A Plant A Day Till Spring – Day 3 – Hellebores

SAM_0075

“Lenten Rose” – Spring 2013 – Hutchinson Avenue – Edgewood, PA

“A Plant a Day till Spring” will highlight one plant a day, starting on the winter solstice (December 21, 2013)… And ending on the vernal equinox (March 20, 2014)… If all goes to plan I will be starting with old Snowdrop photos from 2013… And ending with new photos of Snowdrops in 2014…

There are around 20 species of Helleborus… They are herbaceous or evergreen perennial flowering plants in the family Ranunculaceae… Many species are poisonous… Despite common names such as “Christmas Rose” and “Lenten Rose”… Hellebores are not closely related to the rose family…

Hellebores are particularly valued by gardeners for their winter and early spring-flowering period… These plants are surprisingly frost resistant… Many are in fact evergreen… I have been playing with different varieties for the past six years… After all this time I have yet to experience a killing freeze…

SAM_0077

“Hybrid Hellebores” – Spring 2013 – Hutchinson Avenue – Wilkinsburg, PA

Hellebores has a lethal reputation… “Black Hellebore” was at one time used to treat insanity… Black Hellebore is also highly toxic causing a multitude of symptoms that culminates in death… My best advice is to keep this plant away from children…

Propagation is really not necessary as this plant is a self-seeder… Hellebores often expands in a circle with the new plants growing to the outside… All one has to do is carefully dig out the new seedlings in late spring… The entire clump can also be dug up and divided…

I tend to watch my clumps of Hellebores throughout the winter as they will often start bud formation well in advance of actually blooming… Hellebores is a very low-maintenance plant that once established will flourish without human intervention… Even in the most inhospitable environments…

plant petunias and question everything – chriscondello

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Practical Permaculture – Pallet Garden Cautions

BleedingHearts

“White Hearts Bleeding” – © chriscondello 2013 – Wilkinsburg, PA – Natural Composition – Red dye in a puddle with white bleeding heart floaters – Like I said… I hate pallets… So I have no photographs of them… Get over it…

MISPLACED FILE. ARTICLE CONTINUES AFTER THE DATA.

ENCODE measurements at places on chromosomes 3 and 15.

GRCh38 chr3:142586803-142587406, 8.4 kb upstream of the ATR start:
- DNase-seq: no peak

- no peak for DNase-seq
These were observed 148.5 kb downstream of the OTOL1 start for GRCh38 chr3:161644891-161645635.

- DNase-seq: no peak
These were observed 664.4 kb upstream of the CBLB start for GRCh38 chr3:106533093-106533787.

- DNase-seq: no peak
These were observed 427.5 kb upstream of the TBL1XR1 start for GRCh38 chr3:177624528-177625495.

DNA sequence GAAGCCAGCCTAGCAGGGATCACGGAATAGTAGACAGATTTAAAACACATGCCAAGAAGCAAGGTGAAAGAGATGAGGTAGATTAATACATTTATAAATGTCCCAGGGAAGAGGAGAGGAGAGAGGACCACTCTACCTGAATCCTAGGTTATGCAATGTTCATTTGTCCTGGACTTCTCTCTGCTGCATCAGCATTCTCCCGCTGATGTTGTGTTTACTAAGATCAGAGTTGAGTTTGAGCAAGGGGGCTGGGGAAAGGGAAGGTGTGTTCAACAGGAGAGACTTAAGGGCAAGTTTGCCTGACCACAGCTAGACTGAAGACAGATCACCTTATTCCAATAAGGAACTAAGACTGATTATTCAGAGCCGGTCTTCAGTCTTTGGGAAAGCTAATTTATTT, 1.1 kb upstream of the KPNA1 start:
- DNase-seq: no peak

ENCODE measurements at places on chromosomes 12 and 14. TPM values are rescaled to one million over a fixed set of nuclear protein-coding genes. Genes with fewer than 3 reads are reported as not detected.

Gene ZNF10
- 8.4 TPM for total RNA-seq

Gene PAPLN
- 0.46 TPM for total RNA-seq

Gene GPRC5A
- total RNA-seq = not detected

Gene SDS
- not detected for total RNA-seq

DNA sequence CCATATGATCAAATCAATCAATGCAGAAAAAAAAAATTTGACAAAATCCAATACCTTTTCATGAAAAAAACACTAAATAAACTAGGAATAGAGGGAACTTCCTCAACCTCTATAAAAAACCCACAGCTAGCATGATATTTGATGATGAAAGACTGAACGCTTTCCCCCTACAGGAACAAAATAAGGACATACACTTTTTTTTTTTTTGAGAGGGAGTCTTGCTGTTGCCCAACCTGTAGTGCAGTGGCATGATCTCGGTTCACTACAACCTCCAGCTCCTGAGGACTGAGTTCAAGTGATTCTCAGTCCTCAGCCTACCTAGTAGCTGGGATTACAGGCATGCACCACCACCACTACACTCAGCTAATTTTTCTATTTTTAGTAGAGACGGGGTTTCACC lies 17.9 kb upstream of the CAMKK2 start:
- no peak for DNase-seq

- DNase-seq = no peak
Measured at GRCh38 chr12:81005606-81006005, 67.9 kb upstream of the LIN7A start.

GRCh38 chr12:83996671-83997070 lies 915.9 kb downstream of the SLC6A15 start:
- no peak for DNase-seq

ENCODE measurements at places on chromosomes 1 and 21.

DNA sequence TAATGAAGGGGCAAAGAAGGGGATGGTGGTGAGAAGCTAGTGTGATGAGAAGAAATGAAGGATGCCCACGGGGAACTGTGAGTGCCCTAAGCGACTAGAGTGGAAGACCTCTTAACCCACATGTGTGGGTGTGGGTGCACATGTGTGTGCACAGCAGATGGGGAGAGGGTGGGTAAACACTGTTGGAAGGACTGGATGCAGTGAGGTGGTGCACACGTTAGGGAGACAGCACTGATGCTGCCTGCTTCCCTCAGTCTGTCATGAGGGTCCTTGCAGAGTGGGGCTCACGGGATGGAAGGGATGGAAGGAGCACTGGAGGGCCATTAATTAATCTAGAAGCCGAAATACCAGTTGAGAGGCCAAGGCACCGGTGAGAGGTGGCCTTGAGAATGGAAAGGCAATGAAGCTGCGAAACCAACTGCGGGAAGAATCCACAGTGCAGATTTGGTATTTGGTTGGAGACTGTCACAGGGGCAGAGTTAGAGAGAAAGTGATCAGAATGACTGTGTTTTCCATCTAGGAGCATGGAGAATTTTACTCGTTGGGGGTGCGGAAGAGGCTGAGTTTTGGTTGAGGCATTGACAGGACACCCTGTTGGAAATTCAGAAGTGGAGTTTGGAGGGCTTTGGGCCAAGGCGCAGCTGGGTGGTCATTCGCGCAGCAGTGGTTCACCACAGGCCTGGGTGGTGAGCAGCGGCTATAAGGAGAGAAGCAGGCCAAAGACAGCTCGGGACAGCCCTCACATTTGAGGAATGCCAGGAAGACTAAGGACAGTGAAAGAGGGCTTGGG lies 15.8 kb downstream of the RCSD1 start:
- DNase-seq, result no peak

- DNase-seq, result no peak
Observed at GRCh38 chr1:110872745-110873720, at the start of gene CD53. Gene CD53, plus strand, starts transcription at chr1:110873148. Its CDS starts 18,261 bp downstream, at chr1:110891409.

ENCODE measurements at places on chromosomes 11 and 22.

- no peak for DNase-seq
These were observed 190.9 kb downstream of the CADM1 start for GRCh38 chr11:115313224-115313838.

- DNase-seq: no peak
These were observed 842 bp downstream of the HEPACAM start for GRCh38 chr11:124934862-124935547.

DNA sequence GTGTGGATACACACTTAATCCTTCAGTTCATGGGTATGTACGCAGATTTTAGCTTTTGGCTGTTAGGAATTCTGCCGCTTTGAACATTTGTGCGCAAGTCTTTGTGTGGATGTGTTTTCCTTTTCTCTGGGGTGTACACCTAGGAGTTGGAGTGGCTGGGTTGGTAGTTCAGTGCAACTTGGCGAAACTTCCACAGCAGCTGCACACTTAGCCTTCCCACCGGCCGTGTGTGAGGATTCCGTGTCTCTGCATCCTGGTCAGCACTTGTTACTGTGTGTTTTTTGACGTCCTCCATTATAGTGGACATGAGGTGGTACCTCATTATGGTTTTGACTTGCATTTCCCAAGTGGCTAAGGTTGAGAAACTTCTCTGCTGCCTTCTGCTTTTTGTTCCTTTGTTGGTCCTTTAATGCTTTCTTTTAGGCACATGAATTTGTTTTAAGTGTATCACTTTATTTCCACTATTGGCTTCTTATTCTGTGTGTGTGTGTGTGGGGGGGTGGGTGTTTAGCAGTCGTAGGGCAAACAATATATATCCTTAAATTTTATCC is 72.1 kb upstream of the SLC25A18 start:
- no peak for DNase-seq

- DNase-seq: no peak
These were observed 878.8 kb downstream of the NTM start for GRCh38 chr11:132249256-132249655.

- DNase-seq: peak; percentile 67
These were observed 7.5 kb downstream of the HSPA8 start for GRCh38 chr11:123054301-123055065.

I know you have all seen them on Pinterest, commercial pallets designed into 30′ tall vertical garden wonderland. Pallets layed out on the ground full of row after row of healthy greens. Even pallets on saw-horses turned into gardening tables for the handi-capable person. Some really incredible and creative ideas are out there for the gardener to explore, I recommend trying anything that interests you in the gardening world.

But… As far as pallets are concerned… I hate them with a passion… I have worked my fair share of retail jobs, and I promise you I have dragged more than enough pallets across a retail floor for the both of us. But I also understand why people like to use them. Having worked around them, I have a bit of an inside view into the travels pallets often take part in…

Commercial pallets come in treated, and untreated varieties. Although the untreated types are relatively safe, the chemically treated varieties are often treated with nastier chemicals than the treated lumber available at home depot. Chemical treatment is easily recognizable by how much heavier it will be than the other pallets. Chemically treated pallets tend to be darker in color as well, it will stick out in the pile. Treated lumber often looks wet in appearance, this rule applies to pallets as well…

I actually don’t consider chemical treatment to be the real danger associated with pallets… Next time you are looking at a pallet, ask yourself what was on that pallet. Organic food is not the only thing shipped on pallets… Chemicals like draino, Clorox, ammonia and even pool chemicals are all shipped to grocery stores on pallets… These shipments regularly break inside the truck… That pallet is not thrown away… It is sent back to the supply house and repacked… And shipped… With God knows what…

A pallet can travel all around the country, hell, it could even travel all around the world. Pallets are re-used, it is really only when one has broken beyond usefulness that it is taken out of circulation. So technically, using pallets in your garden is not really all that green as every good pallet taken out of the mix has to be replaced with a new one. I believe it is better to recycle them through the retail mix, than to have them cutting down pine trees to make new ones… Just my perspective…

I also would like to mention that while many pallets tend to stay in the retail stream, many of them end up in some pretty nasty places. Pallets are regularly used to ship hospital supplies, no big deal right… After the pallet has been unloaded there is a chance it could be reloaded by the hospital with say… Soiled linens… Or worse… Medical waste… Then that pallet is sent somewhere… They unload it… And maybe load it with something nastier…

It’s the circle… The circle of life… Or… The circle of waste…

Eventually… There is a pretty good chance this pallet could end up back at a grocery store… Pallets are meant to be used more than once… Most distributors would rather reuse pallets than purchase new ones… They do not do chemical tests on each pallet… Don’t be stupid… If you are the type of person that is worried about chemicals in any shape or form… Stay away from pallets… That would be my professional opinion at least…

I hope I am not breaking any pallet gardeners heart with this post… But I feel this is an issue of safety… An issue that not many people consider… Having worked retail… I have seen some of the nasty shit that soaks into those pallets you are growing your lettuce in… It’s just not for me…

plant petunias and question everything – chriscondello

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